Vietnam is an interesting entry point to ASEAN and its participation in the TPP (Trans-Pacific Partnership) negotiations will strengthen its position as a trading partner. However, it is important for Switzerland to increase its footprint in Asia / ASEAN, since it is not participating in the TPP talks. Negotiations with Malaysia is still in its starting phase, similar for the Philippines, with Thailand, the talks are suspended, and negotiations with Indonesia are on hold since the change in government.

Remember: Switzerland has currently FTAs with various partners in Asia, such as Japan, Hong Kong, Singapore, China and South Korea (some under the EFTA framework, some bilateral). It is therefore important for Switzerland to increase its FTA network to remain competitive and to raise business opportunities for Swiss companies.

Further details about EU-Vietnam FTA available here.

Link to blog

WTO members conclude expanded ITA agreement

Twenty-nine participants at the Singapore Ministerial Conference concluded the Ministerial Declaration on Trade in Information Technology Products (ITA) back in December 1996.

The ITA provides for participants to eliminate duties on IT products covered by the Agreement. Since 1996 and with the fast development of IT products in the last 19 years, the covered products by the ITA were outdated.

Yesterday, on the 24 July 2015, the WTO members concluded an expanded deal that eliminate tariffs on more than 200 IT products. After the Bali agreement, this is the second important agreement that the WTO delivers within the last 2 years.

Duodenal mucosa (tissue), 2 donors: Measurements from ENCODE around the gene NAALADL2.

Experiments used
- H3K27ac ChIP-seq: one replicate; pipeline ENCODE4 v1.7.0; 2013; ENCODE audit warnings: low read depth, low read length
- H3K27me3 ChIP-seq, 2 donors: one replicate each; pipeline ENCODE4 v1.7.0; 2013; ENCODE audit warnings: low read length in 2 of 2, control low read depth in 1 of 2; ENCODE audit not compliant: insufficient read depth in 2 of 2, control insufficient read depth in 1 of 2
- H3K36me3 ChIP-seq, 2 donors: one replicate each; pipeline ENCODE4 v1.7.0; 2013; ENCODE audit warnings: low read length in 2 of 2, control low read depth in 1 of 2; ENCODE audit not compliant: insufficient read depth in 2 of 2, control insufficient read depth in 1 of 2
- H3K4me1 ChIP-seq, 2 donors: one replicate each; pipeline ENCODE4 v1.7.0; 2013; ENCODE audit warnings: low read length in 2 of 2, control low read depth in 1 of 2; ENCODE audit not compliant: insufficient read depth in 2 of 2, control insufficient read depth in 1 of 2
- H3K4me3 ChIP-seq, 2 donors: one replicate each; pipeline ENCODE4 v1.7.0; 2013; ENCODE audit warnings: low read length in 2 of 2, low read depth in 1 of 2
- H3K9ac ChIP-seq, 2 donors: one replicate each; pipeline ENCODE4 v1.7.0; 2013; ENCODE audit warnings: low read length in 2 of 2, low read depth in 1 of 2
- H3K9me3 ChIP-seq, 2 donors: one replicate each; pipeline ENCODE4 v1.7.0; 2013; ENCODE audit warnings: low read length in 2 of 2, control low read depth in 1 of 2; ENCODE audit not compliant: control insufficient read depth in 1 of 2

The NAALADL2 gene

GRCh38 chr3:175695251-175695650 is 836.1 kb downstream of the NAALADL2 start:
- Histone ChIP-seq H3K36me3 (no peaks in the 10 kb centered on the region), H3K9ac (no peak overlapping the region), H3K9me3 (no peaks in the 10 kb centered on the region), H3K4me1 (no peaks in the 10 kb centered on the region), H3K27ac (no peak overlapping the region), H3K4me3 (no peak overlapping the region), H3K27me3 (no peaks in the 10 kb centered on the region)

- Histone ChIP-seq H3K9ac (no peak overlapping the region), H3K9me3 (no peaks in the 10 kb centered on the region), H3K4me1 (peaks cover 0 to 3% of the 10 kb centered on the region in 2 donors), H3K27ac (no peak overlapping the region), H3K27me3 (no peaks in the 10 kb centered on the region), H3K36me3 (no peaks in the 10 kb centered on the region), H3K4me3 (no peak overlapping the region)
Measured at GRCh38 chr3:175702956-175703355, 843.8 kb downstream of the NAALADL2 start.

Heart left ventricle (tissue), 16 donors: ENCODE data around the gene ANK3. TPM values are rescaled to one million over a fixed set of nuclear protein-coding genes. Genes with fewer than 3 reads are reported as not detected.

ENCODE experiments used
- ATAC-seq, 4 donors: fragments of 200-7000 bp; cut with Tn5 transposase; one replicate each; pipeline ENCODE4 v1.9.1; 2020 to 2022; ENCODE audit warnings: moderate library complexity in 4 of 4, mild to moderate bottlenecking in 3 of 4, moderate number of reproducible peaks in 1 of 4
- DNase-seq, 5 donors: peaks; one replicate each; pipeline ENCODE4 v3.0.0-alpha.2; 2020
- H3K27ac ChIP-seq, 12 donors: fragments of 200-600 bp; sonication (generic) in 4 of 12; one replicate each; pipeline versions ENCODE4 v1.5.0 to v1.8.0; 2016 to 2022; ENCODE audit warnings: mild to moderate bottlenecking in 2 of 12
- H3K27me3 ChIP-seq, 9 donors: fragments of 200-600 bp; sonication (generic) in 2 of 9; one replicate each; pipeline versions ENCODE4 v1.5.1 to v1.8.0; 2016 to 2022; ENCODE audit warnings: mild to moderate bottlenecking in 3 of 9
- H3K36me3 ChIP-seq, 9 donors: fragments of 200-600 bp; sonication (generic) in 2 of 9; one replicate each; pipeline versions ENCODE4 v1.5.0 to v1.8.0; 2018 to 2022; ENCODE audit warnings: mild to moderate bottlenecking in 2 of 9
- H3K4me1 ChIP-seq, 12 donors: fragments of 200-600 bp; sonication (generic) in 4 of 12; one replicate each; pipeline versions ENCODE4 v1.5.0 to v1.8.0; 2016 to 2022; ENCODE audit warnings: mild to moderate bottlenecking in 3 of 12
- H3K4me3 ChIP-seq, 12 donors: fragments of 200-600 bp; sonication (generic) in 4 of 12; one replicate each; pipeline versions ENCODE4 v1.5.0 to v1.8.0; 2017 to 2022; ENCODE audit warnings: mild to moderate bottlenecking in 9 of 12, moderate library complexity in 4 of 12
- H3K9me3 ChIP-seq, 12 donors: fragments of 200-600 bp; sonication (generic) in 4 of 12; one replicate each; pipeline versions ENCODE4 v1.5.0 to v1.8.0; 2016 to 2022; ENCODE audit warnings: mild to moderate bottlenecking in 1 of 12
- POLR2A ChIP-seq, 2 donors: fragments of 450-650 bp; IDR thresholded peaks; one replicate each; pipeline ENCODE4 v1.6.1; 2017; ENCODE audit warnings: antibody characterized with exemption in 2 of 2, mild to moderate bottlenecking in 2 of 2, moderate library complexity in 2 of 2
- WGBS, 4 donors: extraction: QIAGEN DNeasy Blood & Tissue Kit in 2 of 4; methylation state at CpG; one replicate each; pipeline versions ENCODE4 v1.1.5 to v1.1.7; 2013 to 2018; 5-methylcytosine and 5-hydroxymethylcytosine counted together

More details…

Link to blog

Ordinance on excessive pay: lessons learned from daily practice

Implementation of the Ordinance against Excessive Compensation (VegüV/ORAb) is progressing well. Find out more about key experience in practice, and read how a balanced say-on-pay system can strengthen a company’s value creation.

Topics of the article

  • More work for AGMs
  • Election of compensation committees and say on pay
  • Information needs for say on pay

Read more here.


Compensation per se might be less important than issues such as capital structure and dividend policy (which for their part are closely tied to the organisation’s growth strategy), but we’re convinced that systematically implementing a balanced compensation system is a strategic factor in the success of a company.

The new regulatory environment places great demands on everyone involved. For the board of directors and management of listed companies, preparing for say-on-pay votes – in other words drawing up a meaningful compensation report, documentation and arguments for the motions for shareholders – requires a lot of work. Despite this, companies benefit if they adopt a holistic approach, involving human resources, legal, finance and the board of directors at an early stage of the proceedings. A successful say-on-pay system has to be grounded in value-based management and reflected in value reporting. That way it can help management, shareholders and other stakeholders get a uniform understanding of the challenges faced by the organisation and the factors in its success. Ultimately this consensus will result in better, value-creating decisions.